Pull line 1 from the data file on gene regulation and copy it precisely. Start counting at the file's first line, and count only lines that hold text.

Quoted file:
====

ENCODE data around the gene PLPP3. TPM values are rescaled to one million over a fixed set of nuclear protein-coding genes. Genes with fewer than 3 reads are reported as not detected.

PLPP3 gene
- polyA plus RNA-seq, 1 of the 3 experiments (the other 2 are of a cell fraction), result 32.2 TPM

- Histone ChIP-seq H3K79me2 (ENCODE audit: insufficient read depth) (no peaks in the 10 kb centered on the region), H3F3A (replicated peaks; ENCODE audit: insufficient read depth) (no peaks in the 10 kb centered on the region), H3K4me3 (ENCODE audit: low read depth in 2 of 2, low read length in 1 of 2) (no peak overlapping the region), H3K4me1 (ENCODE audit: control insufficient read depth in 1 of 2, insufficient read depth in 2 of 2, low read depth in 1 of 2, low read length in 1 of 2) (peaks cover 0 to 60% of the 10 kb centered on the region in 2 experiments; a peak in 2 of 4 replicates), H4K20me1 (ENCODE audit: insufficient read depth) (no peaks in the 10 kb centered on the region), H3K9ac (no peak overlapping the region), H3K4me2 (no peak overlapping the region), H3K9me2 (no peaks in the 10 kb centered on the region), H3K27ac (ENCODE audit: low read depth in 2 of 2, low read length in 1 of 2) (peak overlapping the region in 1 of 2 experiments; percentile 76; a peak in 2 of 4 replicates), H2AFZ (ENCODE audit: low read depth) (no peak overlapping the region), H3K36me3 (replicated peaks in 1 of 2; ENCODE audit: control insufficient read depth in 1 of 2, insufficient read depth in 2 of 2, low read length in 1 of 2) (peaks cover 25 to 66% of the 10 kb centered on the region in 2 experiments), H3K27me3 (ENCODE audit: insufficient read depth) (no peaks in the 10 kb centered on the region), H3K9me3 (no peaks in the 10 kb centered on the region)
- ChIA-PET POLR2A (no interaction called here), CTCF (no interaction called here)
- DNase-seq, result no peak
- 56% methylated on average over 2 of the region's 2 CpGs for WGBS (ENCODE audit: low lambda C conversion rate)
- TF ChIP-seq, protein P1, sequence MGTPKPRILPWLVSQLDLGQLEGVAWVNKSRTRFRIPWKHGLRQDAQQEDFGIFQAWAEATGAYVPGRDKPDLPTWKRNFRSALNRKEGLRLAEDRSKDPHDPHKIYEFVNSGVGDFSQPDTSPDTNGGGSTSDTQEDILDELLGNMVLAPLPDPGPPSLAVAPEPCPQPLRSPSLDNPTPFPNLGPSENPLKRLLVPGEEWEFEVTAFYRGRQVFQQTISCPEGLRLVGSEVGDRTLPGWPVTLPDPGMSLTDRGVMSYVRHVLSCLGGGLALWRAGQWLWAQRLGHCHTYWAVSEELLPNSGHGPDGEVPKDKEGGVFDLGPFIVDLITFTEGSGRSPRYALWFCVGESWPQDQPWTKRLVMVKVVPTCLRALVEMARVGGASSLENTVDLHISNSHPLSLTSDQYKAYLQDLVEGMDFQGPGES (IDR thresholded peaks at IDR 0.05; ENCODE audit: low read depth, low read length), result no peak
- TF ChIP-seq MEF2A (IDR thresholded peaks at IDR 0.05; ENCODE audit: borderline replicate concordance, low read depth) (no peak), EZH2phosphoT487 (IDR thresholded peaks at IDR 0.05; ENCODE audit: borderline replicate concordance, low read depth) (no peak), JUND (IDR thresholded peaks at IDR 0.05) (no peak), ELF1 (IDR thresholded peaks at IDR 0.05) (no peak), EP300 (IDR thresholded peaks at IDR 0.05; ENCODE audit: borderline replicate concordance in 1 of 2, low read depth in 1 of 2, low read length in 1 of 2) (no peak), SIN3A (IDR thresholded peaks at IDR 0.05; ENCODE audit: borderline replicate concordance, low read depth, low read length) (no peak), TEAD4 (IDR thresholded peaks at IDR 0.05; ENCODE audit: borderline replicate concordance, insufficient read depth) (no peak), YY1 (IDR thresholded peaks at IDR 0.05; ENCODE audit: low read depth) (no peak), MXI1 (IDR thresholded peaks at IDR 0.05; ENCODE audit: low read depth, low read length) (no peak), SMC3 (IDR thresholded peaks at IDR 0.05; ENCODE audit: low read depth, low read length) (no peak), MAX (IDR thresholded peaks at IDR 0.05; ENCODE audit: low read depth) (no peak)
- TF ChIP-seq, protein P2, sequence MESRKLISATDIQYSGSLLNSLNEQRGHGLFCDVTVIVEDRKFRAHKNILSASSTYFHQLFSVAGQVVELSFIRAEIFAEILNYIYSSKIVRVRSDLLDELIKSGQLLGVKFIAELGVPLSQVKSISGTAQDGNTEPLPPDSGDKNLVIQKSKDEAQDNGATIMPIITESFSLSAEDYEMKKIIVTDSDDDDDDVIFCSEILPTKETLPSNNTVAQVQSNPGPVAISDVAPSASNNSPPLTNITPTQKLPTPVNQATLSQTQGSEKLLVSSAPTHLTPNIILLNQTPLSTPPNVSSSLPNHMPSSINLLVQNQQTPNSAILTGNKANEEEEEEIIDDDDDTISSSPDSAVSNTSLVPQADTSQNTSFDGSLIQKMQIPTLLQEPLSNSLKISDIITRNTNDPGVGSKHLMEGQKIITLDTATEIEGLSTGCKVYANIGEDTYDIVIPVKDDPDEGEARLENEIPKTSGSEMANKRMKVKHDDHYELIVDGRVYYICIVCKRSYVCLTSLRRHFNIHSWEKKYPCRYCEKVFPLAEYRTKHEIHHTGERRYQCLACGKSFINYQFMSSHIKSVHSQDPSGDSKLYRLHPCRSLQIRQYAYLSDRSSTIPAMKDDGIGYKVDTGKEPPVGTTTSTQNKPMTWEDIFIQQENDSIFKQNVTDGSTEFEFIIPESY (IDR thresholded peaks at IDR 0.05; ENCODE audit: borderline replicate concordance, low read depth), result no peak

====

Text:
ENCODE data around the gene PLPP3. TPM values are rescaled to one million over a fixed set of nuclear protein-coding genes. Genes with fewer than 3 reads are reported as not detected.